Creative process of a poet…

‘[T]o construct a verbal device that would preserve an experience indefinitely by reproducing it in whoever read the poem’ (PAL, definition of the purpose of a poet, from Required Reading)

Self-portrait taken by Larkin whilst in Oxford, 1941 [RefNo. U DLV/2/1/14]

One of the most important of the Larkin related collections held at Hull is his personal archive which contains, amongst other things, his manuscript poetry workbooks.

Draft of poem ‘Fiction and the reading public’, 19 May 1949 [RefNo U DPL/1/2/56]

Written in pencil, they contain manuscript drafts of poems written by Larkin, and provide evidence that he drafted and redrafted individual poems over several days or weeks, even returning to them months later. The pages sometimes feature small doodles or comments, giving us an insight into his feelings and state of mind in a given moment. Thus, the workbooks are a vital and unique record of Larkin’s creative process.

Capturing a view on life…

‘I feel the only thing you can do about life is to preserve it, by art if you’re an artist, by children if you’re not’ (PAL, letter to Monica Jones)

Spring Bank Cemetery taken by Larkin, c.1960s [RefNo. U DLV/3/249/14]

Aside from writing poetry, Larkin was a keen and skilled amateur photographer and the evidence is preserved in his photographic archive [RefNo. U DLV]. Having shown an interest in photography from a young age, Larkin was given a camera to use by his father, a Houghton-Butcher Ensign Carbine No.5. In a letter dated 1947, addressed to a childhood friend, he notes that he has spent a large amount of money on a camera of his own, believed to be a Purma Special. From this point there was no looking back, and later on he became known for his use of a professional quality Rolleiflex camera with timers, lenses and filters.

Gull streaked mud flats along the banks of the Humber River, taken and marked up for enlargement by Larkin, c.1957 [RefNo. U DLV/3/91/4 and U DLV/2/5/32]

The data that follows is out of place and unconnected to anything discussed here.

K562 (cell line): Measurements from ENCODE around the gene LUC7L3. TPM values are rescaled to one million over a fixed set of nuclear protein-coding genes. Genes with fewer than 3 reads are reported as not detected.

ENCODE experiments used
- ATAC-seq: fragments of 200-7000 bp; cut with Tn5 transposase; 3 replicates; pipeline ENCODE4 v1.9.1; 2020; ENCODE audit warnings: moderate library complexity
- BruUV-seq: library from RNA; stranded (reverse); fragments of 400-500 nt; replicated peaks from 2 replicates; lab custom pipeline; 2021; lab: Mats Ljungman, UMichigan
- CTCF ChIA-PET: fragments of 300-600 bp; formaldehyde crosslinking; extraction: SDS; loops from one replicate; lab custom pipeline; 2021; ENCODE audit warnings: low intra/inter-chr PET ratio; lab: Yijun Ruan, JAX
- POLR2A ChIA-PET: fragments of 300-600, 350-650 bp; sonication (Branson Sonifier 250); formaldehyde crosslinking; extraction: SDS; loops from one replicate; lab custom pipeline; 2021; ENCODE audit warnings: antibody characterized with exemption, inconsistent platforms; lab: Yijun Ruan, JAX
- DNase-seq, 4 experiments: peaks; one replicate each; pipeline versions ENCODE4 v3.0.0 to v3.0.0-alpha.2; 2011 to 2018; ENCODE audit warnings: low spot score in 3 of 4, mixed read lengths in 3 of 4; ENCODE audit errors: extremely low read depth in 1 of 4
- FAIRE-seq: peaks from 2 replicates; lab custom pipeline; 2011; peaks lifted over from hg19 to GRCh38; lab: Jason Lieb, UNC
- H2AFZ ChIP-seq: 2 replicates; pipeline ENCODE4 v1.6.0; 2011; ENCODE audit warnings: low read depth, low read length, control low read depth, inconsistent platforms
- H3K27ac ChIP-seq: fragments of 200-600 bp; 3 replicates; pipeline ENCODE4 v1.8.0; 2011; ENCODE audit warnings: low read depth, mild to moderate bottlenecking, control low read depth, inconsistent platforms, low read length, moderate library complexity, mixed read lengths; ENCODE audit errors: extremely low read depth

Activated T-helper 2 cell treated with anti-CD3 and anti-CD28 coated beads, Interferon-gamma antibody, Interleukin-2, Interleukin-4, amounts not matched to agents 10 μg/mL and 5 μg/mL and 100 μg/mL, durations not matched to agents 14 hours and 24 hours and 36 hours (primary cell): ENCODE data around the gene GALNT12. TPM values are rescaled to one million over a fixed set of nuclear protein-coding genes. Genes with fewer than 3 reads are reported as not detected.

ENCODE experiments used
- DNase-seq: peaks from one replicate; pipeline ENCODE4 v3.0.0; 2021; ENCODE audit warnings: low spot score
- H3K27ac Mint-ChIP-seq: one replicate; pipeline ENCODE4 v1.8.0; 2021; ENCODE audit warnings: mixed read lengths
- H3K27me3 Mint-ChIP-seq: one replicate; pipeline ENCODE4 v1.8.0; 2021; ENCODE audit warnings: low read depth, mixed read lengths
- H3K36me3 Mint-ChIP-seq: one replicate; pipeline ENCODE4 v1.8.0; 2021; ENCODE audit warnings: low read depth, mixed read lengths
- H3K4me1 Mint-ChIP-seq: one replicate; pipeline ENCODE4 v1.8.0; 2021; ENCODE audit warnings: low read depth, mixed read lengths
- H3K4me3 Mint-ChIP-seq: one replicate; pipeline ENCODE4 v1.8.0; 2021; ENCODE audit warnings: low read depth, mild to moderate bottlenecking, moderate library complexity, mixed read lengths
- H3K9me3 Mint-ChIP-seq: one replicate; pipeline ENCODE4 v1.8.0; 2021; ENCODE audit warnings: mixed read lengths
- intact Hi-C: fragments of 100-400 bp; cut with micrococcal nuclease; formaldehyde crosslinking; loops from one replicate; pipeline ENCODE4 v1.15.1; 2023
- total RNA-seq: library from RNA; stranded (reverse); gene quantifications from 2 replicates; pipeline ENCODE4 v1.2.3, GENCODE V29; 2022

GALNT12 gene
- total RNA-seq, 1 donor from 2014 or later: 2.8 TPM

His approach to photography seems akin to that of his writing. His photographs skilfully capture the experience of everyday life according to fundamental principles of photographic composition. His subjects regularly include self-portraits, rural landscapes, church yards, and the friends, family and women in his life. His surviving photographs often show evidence that he marked up prints for enlargement to create a better composition.

Communication is key…

‘Man hands on misery to man. It deepens like a coastal shelf. Get out as early as you can, And don’t have any kids yourself’ (PAL, This be the verse)

Self-portrait of Larkin and Monica Jones, taken by Larkin, c.1950s [U DMA]

In an age of emails, texts and social media, we perhaps forget how important letter writing was to communication in the mid-20th century. Larkin was a prolific letter writer, maintaining contact with friends, acquaintances, and family on a regular basis. There are many collections of his correspondence at Hull.

Letter from Larkin to James ‘Jim’ Sutton, 1940 [U DP174/2/9]

Highlights include letters sent to Monica Jones, his life-long partner [RefNo. U DX341], which reveal their close and frank relationship, along with aspects of Larkin’s character and life views. Another highlight is the correspondence between Larkin and his childhood friend James Sutton [U DP174 and U DP182]. The two friends discuss home life, friends, jazz music, and their current creative endeavours, which provides opportunity to explore Larkin’s formative years at home, school and university.

Further information…

In this centenary year we’ve been busy working to enhance access to the Larkin collections, improving catalogue descriptions, producing a new source guide and creating an online exhibition.

To access the source guide: https://libguides.hull.ac.uk/archives-at-hhc/published-guides

To explore the online exhibition: https://libguides.hull.ac.uk/larkin100/home

Claire Weatherall, Archivist
Hull University Archives

Related

Collections at Hull University Archives relating to Philip Larkin – letters, papers and more

Browse all Hull University Archives descriptions on the Archives Hub

Previous features on Hull University Archives

For those in peril on the sea – Seamen’s Missions archives at Hull History Centre (2019)

Papers of the Association of Chief Police Officers – the National Reporting Centre (2016)

Liberty, Parity and Justice at the Hull History Centre (2010)

All images copyright Hull University Archives. Reproduced with the kind permission of the copyright holders.